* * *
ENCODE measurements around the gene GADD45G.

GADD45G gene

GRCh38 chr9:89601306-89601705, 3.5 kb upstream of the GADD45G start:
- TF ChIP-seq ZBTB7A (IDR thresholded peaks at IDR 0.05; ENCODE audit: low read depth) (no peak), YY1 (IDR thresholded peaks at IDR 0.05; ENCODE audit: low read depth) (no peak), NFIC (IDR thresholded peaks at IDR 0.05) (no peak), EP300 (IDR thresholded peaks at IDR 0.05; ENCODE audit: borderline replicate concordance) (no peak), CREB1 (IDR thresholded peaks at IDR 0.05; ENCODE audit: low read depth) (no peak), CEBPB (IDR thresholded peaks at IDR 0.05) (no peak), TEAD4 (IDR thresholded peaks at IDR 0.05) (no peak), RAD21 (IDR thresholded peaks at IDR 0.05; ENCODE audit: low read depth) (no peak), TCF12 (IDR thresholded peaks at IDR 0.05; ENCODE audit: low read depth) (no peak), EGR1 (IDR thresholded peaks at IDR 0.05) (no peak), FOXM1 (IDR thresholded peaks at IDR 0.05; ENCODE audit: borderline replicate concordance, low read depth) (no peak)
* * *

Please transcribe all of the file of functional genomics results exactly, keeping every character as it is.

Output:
ENCODE measurements around the gene GADD45G.

GADD45G gene

GRCh38 chr9:89601306-89601705, 3.5 kb upstream of the GADD45G start:
- TF ChIP-seq ZBTB7A (IDR thresholded peaks at IDR 0.05; ENCODE audit: low read depth) (no peak), YY1 (IDR thresholded peaks at IDR 0.05; ENCODE audit: low read depth) (no peak), NFIC (IDR thresholded peaks at IDR 0.05) (no peak), EP300 (IDR thresholded peaks at IDR 0.05; ENCODE audit: borderline replicate concordance) (no peak), CREB1 (IDR thresholded peaks at IDR 0.05; ENCODE audit: low read depth) (no peak), CEBPB (IDR thresholded peaks at IDR 0.05) (no peak), TEAD4 (IDR thresholded peaks at IDR 0.05) (no peak), RAD21 (IDR thresholded peaks at IDR 0.05; ENCODE audit: low read depth) (no peak), TCF12 (IDR thresholded peaks at IDR 0.05; ENCODE audit: low read depth) (no peak), EGR1 (IDR thresholded peaks at IDR 0.05) (no peak), FOXM1 (IDR thresholded peaks at IDR 0.05; ENCODE audit: borderline replicate concordance, low read depth) (no peak)